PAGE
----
Rouch’s film, moreover, makes us aware of the power of performance as a decolonising technique. The joy of changing ones roles has always been a driving force in emancipatory practices and all the more freeing it becomes when we take up the roles of our worst enemies as do the members of the Hauka cult. It is important to take note that this is not a becoming-colonisers but – to the contrary – an imitation or rather a mocking of them. There is always a thin line between imitation and becoming, a line that, however, makes all the difference.


Case 2 : Papua New Guinea 2005 : The Kivung Movement in Koriam’s Law and the Dead Who Govern

Gary Kildea & Andrea Simon’s Koriam’s Law (2005) challenges the notion of the so-called ‘cargo cult’ in Melanesia that – after all – seems to be a Western misconception based on the underestimation of indigenous practices. [3] From the beginning of the film, the local Peter Avarea is depicted as an indigenous philosopher, what further questions the intellectual privilege of former Western anthropologists. “I’m not working on a cargo cult”, he states. To the contrary, what Avarea has in mind – and the film shows in practice – is a genuine syncretism of Christianity and indigenous beliefs.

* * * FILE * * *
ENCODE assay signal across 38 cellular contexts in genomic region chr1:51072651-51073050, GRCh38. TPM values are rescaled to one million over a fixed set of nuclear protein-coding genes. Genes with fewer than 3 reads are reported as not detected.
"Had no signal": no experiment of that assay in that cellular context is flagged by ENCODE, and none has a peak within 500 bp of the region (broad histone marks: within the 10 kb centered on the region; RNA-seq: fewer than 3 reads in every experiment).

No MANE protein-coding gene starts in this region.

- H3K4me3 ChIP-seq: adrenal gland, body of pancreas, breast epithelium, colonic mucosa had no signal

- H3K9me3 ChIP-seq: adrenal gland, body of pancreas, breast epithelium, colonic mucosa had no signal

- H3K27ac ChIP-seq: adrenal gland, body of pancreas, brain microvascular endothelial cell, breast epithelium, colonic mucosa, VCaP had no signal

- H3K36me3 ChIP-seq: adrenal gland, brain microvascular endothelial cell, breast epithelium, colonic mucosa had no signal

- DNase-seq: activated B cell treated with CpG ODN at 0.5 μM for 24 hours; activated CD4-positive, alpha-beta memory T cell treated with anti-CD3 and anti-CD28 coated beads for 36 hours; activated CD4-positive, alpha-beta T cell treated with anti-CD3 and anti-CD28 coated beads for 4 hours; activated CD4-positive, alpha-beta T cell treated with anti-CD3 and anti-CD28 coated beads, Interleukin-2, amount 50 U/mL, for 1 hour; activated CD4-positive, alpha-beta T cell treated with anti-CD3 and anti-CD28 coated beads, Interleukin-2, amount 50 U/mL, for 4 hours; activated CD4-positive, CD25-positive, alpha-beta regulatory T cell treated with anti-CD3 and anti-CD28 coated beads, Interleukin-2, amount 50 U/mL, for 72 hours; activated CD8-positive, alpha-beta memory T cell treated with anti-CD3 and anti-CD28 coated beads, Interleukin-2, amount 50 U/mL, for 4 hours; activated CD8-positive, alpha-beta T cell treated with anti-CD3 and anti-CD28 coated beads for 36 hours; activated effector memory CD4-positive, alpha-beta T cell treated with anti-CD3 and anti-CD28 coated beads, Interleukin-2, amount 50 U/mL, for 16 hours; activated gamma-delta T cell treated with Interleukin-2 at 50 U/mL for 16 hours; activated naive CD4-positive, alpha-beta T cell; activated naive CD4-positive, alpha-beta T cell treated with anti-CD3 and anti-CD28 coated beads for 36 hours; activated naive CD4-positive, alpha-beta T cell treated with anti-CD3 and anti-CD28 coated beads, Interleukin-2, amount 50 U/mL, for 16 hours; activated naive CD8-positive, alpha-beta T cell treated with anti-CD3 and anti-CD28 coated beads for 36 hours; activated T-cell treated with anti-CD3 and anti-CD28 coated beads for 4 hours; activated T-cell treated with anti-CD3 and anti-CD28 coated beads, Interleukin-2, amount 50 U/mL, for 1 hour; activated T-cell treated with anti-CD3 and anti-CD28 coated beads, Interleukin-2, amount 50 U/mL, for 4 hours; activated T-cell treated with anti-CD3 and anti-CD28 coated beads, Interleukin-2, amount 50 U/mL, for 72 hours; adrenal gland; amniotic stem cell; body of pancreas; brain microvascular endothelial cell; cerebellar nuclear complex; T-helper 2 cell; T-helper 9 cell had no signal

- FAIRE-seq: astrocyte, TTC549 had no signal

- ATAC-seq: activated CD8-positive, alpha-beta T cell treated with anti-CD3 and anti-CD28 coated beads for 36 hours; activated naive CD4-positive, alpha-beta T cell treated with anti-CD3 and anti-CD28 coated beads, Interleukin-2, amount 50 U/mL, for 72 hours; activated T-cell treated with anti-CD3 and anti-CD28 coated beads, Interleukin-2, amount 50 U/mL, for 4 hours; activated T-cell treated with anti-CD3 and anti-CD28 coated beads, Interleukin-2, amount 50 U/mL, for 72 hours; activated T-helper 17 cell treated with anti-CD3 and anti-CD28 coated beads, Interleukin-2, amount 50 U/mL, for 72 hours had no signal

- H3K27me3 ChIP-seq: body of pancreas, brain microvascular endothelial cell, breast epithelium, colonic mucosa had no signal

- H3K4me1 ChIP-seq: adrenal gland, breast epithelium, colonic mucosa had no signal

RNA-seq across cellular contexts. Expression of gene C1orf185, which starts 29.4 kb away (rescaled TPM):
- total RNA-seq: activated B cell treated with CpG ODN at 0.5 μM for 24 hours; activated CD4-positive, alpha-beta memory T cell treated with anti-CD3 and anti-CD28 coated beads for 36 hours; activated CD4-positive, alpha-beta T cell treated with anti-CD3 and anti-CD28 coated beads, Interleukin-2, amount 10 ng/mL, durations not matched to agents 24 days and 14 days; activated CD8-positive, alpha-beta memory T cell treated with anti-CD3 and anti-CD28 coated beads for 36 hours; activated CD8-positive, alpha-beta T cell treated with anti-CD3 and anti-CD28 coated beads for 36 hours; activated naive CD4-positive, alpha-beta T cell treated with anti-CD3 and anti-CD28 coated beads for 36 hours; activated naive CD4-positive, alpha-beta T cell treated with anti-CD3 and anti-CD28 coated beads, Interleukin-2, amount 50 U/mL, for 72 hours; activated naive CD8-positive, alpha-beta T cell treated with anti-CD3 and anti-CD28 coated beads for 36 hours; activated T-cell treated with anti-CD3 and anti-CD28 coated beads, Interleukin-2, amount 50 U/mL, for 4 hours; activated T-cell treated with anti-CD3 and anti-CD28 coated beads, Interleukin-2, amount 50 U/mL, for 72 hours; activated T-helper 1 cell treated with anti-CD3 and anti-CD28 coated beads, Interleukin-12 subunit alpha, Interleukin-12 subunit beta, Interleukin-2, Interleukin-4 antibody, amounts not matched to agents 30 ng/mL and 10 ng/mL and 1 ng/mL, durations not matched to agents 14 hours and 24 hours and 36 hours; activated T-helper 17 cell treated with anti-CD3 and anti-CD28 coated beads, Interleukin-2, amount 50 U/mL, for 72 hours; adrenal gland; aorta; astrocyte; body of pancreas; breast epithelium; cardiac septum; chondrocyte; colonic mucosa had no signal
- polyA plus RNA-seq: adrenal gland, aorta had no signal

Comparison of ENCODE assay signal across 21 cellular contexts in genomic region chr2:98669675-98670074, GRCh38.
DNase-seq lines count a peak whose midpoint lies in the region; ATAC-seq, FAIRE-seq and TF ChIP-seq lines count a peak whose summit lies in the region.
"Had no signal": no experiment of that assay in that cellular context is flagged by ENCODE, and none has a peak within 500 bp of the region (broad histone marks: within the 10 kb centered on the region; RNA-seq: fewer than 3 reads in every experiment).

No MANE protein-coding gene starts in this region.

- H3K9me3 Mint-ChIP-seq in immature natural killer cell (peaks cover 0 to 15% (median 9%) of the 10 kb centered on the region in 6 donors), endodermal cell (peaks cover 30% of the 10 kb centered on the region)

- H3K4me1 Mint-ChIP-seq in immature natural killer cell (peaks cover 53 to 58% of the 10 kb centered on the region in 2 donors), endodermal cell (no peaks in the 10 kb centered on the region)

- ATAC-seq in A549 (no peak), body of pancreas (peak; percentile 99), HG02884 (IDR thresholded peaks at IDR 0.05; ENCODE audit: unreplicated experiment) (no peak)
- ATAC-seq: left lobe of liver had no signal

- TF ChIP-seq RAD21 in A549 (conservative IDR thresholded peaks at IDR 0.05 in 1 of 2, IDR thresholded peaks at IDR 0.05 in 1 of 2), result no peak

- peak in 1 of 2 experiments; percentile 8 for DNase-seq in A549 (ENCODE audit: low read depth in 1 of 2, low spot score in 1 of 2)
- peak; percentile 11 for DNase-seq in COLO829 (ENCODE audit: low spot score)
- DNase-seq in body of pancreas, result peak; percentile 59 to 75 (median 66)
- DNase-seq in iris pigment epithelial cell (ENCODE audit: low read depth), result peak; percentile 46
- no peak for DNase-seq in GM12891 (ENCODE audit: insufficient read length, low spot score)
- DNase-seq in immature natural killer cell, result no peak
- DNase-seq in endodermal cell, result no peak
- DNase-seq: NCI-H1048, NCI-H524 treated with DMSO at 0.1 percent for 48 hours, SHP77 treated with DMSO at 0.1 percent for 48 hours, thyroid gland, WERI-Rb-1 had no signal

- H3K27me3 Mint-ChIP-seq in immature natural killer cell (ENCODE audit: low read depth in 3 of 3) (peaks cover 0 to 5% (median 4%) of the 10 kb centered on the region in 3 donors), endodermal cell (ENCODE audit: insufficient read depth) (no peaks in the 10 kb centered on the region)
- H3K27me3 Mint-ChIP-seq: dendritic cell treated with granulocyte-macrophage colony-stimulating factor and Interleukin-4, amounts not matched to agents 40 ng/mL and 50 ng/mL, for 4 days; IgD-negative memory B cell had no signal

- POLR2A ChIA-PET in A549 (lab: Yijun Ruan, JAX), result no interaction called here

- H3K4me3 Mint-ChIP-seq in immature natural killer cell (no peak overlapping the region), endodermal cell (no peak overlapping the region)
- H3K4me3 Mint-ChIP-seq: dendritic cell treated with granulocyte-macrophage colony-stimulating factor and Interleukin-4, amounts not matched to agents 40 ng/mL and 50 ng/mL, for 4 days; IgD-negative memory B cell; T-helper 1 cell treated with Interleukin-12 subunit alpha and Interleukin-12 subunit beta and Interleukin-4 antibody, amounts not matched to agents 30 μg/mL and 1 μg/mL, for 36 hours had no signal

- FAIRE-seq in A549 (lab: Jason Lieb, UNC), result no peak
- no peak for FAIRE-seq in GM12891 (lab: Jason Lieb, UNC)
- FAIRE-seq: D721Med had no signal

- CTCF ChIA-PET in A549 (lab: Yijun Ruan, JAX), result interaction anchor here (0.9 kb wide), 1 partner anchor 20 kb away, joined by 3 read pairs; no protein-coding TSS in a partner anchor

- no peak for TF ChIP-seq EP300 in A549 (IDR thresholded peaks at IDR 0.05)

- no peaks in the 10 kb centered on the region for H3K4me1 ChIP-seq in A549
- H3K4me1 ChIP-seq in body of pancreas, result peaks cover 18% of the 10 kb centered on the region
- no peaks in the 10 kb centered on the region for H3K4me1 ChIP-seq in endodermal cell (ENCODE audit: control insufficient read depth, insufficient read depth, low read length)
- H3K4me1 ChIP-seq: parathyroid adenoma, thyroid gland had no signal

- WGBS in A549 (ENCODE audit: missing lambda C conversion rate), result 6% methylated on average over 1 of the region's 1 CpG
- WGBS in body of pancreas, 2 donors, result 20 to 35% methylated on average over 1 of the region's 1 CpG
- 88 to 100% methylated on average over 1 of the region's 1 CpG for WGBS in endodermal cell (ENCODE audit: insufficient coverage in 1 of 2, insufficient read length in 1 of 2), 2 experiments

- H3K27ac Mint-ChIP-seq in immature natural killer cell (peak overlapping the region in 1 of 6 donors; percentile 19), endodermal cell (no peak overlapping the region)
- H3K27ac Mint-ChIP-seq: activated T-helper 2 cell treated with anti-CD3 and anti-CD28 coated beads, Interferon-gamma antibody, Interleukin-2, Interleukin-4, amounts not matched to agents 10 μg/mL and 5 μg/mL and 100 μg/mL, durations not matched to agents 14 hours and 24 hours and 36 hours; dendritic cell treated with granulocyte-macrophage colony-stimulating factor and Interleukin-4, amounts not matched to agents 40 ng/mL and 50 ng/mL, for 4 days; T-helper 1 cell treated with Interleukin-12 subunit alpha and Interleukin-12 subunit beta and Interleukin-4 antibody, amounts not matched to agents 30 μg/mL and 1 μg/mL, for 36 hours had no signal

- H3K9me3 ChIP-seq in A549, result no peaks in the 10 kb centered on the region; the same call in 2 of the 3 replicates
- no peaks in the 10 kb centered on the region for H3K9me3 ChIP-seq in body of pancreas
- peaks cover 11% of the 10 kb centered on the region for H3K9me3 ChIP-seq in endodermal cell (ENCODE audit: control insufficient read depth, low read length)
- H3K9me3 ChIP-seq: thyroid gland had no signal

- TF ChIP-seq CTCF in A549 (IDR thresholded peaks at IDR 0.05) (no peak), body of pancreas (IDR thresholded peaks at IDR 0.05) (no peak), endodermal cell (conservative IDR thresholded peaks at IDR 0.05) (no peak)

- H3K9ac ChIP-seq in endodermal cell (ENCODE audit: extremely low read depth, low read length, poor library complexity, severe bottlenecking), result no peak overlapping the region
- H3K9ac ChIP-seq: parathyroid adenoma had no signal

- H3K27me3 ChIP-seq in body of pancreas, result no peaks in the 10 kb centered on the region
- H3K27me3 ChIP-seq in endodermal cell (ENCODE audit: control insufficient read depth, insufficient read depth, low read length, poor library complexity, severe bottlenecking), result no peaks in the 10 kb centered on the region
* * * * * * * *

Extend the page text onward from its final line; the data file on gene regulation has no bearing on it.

Koriam’s Law (2005)

Although his father was a witch-doctor, Avarea used to be a preacher and believed in the Bible until he recognised that there was a secret wisdom in the story of Christ which the missionaries did not reveal to his people. While missionaries still insist that locals should give up their traditional religious practice, Avarea argues for a radical re-interpretation of Christianity in accordance with indigenous beliefs. The three spiritual leaders of the Pomio Kivung movement – Koriam, Colman, Bernard – opened up his mind.